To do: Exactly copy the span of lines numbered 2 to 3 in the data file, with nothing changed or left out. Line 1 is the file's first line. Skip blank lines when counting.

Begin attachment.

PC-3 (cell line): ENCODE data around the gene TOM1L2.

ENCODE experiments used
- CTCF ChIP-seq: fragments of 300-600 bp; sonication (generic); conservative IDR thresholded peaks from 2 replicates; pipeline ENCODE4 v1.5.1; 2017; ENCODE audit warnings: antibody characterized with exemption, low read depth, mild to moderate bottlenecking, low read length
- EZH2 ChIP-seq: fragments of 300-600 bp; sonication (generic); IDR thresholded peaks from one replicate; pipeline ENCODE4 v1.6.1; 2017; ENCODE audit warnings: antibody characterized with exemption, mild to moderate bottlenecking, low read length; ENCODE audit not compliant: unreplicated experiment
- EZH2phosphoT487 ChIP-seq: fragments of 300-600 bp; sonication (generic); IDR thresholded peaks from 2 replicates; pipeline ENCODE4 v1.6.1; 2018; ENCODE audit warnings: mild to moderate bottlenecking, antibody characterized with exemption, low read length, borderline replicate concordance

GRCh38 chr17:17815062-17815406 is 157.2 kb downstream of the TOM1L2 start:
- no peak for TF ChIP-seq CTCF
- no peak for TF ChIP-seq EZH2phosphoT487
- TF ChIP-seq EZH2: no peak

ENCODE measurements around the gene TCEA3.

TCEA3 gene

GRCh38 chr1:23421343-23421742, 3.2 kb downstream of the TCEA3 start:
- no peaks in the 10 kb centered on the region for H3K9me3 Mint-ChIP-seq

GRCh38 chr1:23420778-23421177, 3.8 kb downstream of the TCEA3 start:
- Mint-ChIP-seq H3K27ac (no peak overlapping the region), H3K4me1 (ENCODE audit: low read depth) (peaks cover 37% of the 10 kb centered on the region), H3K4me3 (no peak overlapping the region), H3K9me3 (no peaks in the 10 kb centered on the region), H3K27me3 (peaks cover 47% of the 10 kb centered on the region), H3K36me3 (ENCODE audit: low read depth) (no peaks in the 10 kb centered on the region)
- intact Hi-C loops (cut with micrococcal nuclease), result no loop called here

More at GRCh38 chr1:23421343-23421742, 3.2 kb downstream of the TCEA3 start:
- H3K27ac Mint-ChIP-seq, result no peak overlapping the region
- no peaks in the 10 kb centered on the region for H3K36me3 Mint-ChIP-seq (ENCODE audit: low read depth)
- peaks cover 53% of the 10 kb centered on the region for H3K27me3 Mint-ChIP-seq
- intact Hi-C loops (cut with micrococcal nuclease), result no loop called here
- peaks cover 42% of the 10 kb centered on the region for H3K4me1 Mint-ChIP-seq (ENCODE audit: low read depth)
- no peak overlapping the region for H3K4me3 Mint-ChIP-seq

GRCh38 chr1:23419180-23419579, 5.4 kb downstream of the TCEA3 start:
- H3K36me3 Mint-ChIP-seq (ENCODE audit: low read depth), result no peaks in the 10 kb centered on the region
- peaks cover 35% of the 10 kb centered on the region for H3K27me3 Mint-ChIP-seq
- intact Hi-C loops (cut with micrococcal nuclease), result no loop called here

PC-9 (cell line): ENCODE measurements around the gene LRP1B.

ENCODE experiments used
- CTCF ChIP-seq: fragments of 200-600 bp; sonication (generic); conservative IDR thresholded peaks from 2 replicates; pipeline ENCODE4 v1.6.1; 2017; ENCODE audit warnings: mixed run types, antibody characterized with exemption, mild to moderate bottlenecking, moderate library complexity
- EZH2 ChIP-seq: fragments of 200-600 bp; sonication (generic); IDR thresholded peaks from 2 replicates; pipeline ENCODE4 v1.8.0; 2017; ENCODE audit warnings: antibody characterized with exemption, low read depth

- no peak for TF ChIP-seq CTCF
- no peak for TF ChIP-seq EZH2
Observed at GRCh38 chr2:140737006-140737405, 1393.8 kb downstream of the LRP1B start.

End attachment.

ENCODE experiments used
- CTCF ChIP-seq: fragments of 300-600 bp; sonication (generic); conservative IDR thresholded peaks from 2 replicates; pipeline ENCODE4 v1.5.1; 2017; ENCODE audit warnings: antibody characterized with exemption, low read depth, mild to moderate bottlenecking, low read length